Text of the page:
It is noted that according to the generalized embodiment of system 201, as shown in FIG. 4, laser beam 428 is directed onto the rear surface of face stock 412b-414. However, in an equally feasible embodiment, laser beam 428 can be directed on the front surface of face stock 412b-414.
Referring now to FIG. 4, an embodiment of re-laminator 214 is shown. The re-laminator 214 comprises turning bars 424 and 426, roller 406 and re-lamination rollers 408. After laser etching module 212 finishes etching a predetermined pattern into face stock 412b, de-laminator module 210 feeds release liner 418d and etched face stock 414 into re-laminator 214. Turning bar 424 directs releaser liner 418d transversely to its original direction of motion. Turning bar 426 then redirects release liner 418e back into the same direction as now-etched face stock 414. Roller 406 directs release liner 418f downward toward face stock 414. Re-lamination rollers 408 connect release liner 418 to the adhesive side of etched face stock 414 to form etched continuous strip of label stock 416.
Referring now to FIG. 5, a second configuration of re-laminator module 214 is shown. In the embodiment shown in FIG. 5, a new release liner is applied to the etched face stock. Re-laminator 214 comprises re-lamination rollers 524 and roller 528. Roller 528 holds new release liner 520 that is to be applied to etched face stock 514. Re-lamination roller 524 applies new release liner 520 to etched face stock 514 to form etched continuous strip of label stock 516.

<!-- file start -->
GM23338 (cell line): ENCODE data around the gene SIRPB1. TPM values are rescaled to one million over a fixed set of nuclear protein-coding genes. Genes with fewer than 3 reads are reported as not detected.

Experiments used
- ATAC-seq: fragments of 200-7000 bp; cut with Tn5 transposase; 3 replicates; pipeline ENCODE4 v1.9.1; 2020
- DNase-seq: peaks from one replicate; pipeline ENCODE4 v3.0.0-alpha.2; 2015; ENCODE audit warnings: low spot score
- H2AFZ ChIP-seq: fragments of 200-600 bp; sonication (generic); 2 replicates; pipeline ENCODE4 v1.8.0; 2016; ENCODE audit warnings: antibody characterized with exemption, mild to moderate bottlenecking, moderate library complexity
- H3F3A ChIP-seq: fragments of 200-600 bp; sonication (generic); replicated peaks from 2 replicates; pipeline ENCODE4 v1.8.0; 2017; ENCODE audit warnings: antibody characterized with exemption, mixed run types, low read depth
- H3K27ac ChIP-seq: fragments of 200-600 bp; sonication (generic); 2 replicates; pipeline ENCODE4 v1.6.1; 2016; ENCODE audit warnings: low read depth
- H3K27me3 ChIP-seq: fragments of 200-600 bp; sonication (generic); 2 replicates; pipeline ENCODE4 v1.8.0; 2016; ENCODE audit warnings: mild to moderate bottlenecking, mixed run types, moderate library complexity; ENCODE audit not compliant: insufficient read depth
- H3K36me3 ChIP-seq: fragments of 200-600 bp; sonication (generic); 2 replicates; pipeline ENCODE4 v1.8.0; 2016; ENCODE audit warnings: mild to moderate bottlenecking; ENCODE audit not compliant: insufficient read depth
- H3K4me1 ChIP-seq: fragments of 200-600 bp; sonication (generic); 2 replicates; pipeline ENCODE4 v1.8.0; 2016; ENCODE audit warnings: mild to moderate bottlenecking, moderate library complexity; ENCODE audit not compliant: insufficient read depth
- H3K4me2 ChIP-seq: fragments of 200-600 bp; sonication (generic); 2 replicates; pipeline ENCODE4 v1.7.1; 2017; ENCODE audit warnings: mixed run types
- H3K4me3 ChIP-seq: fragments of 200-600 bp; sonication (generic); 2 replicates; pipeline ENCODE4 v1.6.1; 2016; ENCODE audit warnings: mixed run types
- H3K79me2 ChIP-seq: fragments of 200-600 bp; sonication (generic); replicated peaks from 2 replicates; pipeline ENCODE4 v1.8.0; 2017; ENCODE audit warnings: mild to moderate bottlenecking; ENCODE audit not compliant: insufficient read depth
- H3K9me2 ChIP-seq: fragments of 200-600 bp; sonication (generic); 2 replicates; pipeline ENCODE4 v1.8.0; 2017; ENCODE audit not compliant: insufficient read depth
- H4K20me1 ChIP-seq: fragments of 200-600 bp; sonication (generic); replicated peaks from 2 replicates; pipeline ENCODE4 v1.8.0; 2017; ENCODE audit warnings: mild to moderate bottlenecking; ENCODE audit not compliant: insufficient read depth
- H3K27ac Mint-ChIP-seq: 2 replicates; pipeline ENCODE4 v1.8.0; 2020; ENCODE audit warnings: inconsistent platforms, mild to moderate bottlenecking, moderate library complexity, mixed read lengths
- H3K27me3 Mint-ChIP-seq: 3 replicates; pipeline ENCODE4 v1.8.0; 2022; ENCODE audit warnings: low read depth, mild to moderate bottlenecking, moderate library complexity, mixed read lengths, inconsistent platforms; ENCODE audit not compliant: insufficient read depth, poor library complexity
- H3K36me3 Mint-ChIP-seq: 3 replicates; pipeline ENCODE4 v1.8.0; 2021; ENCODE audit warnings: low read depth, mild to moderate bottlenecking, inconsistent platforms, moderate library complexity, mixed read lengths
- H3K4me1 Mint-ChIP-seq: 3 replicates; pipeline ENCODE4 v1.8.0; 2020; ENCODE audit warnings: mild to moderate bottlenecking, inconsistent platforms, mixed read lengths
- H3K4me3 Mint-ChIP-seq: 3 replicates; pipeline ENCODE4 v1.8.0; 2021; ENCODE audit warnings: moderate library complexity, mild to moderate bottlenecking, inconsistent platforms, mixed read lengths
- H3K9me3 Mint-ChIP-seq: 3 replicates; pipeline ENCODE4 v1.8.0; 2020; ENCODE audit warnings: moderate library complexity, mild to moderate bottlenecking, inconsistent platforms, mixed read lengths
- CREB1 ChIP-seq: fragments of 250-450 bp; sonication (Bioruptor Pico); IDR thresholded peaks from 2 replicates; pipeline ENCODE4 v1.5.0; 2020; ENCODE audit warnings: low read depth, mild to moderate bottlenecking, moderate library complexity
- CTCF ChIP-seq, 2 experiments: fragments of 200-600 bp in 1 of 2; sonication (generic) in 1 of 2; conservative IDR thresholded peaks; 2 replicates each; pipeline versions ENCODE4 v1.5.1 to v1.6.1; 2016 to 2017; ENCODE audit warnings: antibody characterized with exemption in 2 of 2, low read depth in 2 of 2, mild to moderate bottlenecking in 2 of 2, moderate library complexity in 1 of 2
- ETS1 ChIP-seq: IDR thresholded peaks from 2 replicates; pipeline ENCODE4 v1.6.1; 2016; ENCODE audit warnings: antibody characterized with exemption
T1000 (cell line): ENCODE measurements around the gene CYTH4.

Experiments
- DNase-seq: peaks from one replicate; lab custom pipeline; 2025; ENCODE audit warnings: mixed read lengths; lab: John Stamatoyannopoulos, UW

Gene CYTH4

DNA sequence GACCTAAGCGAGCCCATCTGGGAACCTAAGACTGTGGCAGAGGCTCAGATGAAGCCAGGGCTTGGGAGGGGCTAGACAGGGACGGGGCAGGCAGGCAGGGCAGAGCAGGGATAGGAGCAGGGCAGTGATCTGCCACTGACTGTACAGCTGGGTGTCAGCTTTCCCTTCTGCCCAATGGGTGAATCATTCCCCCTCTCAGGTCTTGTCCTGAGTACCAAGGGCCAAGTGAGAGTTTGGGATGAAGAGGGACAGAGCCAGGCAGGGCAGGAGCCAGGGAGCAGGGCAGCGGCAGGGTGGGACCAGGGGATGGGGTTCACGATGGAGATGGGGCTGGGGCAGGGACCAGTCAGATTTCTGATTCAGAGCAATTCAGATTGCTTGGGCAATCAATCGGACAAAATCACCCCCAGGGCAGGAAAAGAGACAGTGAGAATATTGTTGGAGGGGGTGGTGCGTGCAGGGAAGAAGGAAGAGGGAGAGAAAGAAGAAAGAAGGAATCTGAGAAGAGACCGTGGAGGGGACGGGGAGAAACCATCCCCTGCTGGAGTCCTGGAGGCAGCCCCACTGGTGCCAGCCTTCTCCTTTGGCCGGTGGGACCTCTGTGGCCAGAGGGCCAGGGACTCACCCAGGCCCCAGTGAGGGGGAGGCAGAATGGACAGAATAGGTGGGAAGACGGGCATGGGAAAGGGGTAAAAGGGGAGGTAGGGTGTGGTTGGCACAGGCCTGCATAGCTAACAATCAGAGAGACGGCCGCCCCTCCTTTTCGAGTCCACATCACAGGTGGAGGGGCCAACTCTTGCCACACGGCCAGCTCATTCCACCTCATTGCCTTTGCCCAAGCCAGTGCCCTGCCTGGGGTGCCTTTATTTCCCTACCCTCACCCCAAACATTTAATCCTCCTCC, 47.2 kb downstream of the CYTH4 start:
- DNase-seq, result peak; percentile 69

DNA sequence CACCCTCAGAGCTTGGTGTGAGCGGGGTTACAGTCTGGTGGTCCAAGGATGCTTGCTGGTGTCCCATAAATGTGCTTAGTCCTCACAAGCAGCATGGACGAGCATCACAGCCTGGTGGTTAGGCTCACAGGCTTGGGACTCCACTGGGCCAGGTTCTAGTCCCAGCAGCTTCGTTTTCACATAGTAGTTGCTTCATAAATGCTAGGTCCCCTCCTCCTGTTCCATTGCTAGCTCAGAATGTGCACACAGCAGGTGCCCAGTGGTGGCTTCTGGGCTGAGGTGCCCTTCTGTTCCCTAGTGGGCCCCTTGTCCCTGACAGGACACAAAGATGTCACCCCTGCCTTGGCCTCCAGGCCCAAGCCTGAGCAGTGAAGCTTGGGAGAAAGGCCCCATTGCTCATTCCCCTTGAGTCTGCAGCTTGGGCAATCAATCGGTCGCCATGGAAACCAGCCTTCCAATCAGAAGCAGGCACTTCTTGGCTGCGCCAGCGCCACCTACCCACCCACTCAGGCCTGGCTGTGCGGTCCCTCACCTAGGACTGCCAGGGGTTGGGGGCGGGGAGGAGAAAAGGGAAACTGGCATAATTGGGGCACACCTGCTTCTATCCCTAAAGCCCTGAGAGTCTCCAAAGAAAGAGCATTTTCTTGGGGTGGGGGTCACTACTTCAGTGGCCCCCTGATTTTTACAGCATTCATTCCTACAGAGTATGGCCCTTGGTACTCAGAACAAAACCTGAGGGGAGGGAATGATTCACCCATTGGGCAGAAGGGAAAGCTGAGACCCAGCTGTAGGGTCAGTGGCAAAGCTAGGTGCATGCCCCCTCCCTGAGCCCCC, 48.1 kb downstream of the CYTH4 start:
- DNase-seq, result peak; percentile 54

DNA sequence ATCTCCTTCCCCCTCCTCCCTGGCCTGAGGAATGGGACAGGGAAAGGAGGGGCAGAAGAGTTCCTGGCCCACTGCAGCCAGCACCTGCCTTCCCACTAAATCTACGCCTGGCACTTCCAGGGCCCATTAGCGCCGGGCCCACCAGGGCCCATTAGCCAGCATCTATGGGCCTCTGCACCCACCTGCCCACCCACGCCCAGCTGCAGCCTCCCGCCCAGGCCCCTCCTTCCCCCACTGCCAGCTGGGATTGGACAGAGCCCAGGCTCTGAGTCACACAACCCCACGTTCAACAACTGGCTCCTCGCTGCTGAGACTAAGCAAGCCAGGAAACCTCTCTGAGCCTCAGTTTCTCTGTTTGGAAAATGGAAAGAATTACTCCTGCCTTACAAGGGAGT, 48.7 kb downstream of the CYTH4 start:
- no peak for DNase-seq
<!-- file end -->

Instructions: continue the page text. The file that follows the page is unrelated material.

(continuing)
Following attachment of release liner 418g to etched face stock 414, the etched face stock 414 is cut at regular intervals by cutting module 216 to produce discrete adhesive labels. Cutting module 216 may comprise a mechanical cutting device, such as a die cutter, or may alternatively comprise a laser-based cutting technique. In either embodiment, the cutting module is configured to cut only through the face stock layer such that the release liner remains functionally intact.
Reference is now directed to FIGS. 6 and 7, which respectively depict fragmentary cross-sectional and top plan views of etched labels formed by the system of the present invention. The continuous label stock is divided along its length into a multiplicity of individual discrete adhesive labels. Two adjacent labels 610 and 612 are depicted in the figures. Laser etching module 212 is operable to produce identical etched regions 608 in the face stock 412a, forming etched face stock 414, after the face stock 412a has been separated from release liner 418d. While a single etched region is depicted for each label 610 and 612, laser etching module 214 may form multiple etched regions in each label. Release liner 418a, having been positioned outside of the path of laser beam 428 during laser etching operations, is substantially whole and undamaged.
Cuts 606 in face stock 414, effected by cutting module 216, define the boundaries of adjacent labels 610 and 612 and enable removal of the labels from the face stock from the release liner by automated or manual means prior to application of the label to the corresponding product. It is also noted that while cuts 606 are linear and thereby define generally rectangular labels, irregular cuts may be employed to produce labels having a more complex shape.